a roofline that is curved out slightly as the roof meets the facade.
  • catslide
    a roof type found commonly in Neo-Tudor Revival buildings that has a very steep slope; often one side is longer than the other.
  • false mansard
    a roof which has the steep pitch of a mansard on the front, but does not cover a third, or attic story.
  • gable
    a roof with two slopes meeting a a center ridge. A front gable roof has its gable ends oriented to the front and rear facades; a side gable roof has its gable ends perpendicular to the front facade.
  • gambrel
    a gable roof with a double slope on each side; sometimes called a "barn roof."
  • helm
    a tall roof with a steeple above a four-sided base.
  • hipped
    a roof with four sloping sides, meeting at a center ridge.
  • mansard
    a roof composed of a steep section, topped by a nearly flat section, and providing an additional attic story.
  • pyramidal
    a hipped roof in which four equal roof slopes meet at a single point.
  • truncated hip
    a hipped roof whose slopes meet at a flat surface instead of a ridge, as if the top of the hip was cut off.


masonry blocks dressed on the sides but left in an unfinished condition on the front

rose window

a circular window, usually seen in church architecture, often containing stained glass and tracery.


a small bulls-eye or circular ornamental panel.

rubble stone

stone which may have been slightly worked to shape but has basically an unfinished surface when laid.

rusticated stone

masonry laid in large blocks with deep joints, usually on the basement or first story of a building.



architectural ornament in the shape of a scroll. Scroll-work is most often found on the capitals of Ionic columns.

shaped parapet

a decorative parapet projecting above a roof line, with a rectangular or curvilinear top edge.


exterior covering of a building or roof.


one or more narrow, usually fixed windows that are placed at the side of a door or window.


a non-structural horizontal member, usually found in tall buildings, below the windows of each story.


a small, narrow spire.


a narrow, unroofed porch, commonly built of stone, brick or concrete.


the space between any two floors of a building, as expressed on the exterior.


the long side of a brick, laid on its wide side.

string course

a narrow band of stone or brick that extends across a facade between the stories of a building.  See also belt course.


plaster work on the exterior of a building.


moldings or other ornament around window and door openings.


the identical placement of architectural elements on a building on either side of a central axis.


temple front

the construction of a Greek Revival front facade, with a gable roof in the form of a pediment and columns or pilasters.


a multiple unit  building housing large numbers of low-income families.

terra cotta

a form of masonry made from fine grained clay, that is often heated in a mold and used for ornament.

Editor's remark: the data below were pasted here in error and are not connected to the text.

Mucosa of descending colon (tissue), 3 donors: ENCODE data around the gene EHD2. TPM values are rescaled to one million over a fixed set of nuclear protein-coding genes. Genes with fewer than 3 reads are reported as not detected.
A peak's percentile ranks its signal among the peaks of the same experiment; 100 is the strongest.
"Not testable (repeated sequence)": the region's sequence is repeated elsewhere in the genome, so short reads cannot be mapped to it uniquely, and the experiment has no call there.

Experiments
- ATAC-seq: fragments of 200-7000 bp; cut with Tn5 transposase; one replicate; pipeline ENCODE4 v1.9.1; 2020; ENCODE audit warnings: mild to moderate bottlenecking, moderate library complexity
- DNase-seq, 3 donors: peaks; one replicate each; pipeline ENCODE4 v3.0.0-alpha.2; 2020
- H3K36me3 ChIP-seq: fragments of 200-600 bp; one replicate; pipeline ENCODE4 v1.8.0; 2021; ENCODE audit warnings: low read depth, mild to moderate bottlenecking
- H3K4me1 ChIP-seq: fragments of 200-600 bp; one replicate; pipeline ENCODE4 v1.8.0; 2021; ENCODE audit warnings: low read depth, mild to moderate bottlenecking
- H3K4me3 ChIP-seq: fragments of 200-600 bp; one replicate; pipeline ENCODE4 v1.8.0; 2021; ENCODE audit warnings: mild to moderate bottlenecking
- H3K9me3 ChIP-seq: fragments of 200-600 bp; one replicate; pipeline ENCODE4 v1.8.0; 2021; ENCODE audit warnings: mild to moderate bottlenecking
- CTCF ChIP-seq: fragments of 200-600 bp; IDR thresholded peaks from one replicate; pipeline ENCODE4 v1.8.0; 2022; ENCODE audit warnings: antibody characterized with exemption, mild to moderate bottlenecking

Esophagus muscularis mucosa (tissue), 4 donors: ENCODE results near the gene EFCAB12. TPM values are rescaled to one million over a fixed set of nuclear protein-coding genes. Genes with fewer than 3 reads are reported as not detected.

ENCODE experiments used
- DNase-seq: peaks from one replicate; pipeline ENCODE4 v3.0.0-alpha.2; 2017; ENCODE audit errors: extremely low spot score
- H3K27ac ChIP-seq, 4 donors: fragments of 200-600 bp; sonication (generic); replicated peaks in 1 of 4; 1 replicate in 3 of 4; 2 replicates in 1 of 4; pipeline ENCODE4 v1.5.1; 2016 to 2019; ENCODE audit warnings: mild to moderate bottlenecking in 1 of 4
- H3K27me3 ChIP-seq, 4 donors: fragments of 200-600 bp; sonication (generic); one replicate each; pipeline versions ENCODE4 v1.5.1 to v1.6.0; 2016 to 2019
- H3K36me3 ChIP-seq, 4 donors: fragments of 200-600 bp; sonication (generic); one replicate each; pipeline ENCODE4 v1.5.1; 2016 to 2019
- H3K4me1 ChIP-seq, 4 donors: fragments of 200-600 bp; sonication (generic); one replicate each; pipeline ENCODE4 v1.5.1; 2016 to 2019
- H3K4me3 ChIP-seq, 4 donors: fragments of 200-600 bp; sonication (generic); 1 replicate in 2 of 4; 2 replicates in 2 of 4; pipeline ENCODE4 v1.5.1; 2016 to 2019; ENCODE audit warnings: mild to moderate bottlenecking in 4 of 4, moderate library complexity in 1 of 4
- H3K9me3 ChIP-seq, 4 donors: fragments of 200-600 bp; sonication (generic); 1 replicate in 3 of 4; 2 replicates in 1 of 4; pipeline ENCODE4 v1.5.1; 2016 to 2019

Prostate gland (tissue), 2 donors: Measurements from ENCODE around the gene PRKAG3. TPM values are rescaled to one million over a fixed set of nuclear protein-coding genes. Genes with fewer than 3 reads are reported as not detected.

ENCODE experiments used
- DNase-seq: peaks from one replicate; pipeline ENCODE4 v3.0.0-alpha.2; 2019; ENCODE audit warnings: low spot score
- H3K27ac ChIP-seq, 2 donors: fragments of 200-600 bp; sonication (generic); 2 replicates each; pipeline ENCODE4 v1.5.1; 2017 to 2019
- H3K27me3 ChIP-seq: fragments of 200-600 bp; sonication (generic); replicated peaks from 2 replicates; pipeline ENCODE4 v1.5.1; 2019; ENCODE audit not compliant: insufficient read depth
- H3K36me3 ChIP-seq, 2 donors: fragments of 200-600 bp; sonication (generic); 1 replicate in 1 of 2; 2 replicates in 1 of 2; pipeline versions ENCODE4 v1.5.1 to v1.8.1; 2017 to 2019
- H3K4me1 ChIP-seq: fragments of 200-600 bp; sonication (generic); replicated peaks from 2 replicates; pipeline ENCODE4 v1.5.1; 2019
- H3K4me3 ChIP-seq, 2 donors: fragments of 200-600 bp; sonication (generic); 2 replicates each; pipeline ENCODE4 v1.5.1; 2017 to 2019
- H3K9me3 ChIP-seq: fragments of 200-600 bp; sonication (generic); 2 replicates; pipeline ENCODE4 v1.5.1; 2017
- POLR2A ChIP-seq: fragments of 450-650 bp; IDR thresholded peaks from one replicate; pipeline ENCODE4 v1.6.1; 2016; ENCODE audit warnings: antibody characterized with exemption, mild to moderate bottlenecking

a narrow structure extending above the roof of a building.


intricate, delicate trim, often in stone, that is commonly found around porch roofs and gables, and in stained glass windows in Gothic Revival and other picturesque architectural styles.


the part of a cruciform church plan that is at right angles to the main portion of the building, or the nave. Also refers to each wing on either side of the nave. Transepts usually contain secondary entrances and/or side chapels.


a small, narrow window placed above a door or window.  Usually an awning window, the transom may be opened for ventilation.


found commonly in church architecture, three circular ornamental pieces grouped together in a triangular shape.


posts or balusters shaped by a lathe into decorative designs.


a slender tower with a conical roof popular in residential and commercial buildings 1860 through the 1890s.

Tuscan order

a Classical order defined by its simplicity: without fluted columns or elaborate capitals and with a simple cornice and frieze.


the triangular piece that forms the top of a pediment; also the triangular or arched area above a church door, often highly decorated.


variegated brick

brick on the facade of a building generally the same color, with slight variations in value.


the application of a finished material such as brick over other material, often used to give a richer exterior appearance, as in stone veneer on a brick building.


an exterior, open porch, most often found on the first story of residential buildings. The term is often used interchangeably with porch and gallery.


water table

a brick or stone course extending across the front facade of a building between the basement and first story.


  • awning
    a single sash window hinged on the top that swings out or inward.
  • casement
    a window hung on one side and opening either outward or into a room.
  • doublehung
    a window with two sashes, one above the other, that may both be opened.
  • fixed
    a window that does not open or move.
  • industrial sash
    a multi-light window of metal with many small panes set in a rectangular grid and generally combining fixed windows and casements. Usually seen in industrial designs of the mid- to late-20th century.
  • multi-light
    windows with more than one pane of glass within a sash. Windows with decorative patterns are described by the number of panes or lights at each sash. For example, a six-light casement window has six small panes of glass separated by muntins. Doublehung windows are described by the number of panes in the top sash being "over" the number in the bottom sash, as in: two-over-two, or six-over-one.
  • paired
    two windows separated by a mullion, under a single arch or lintel.

wing wall

an extension of a wall which projects out beyond the building itself.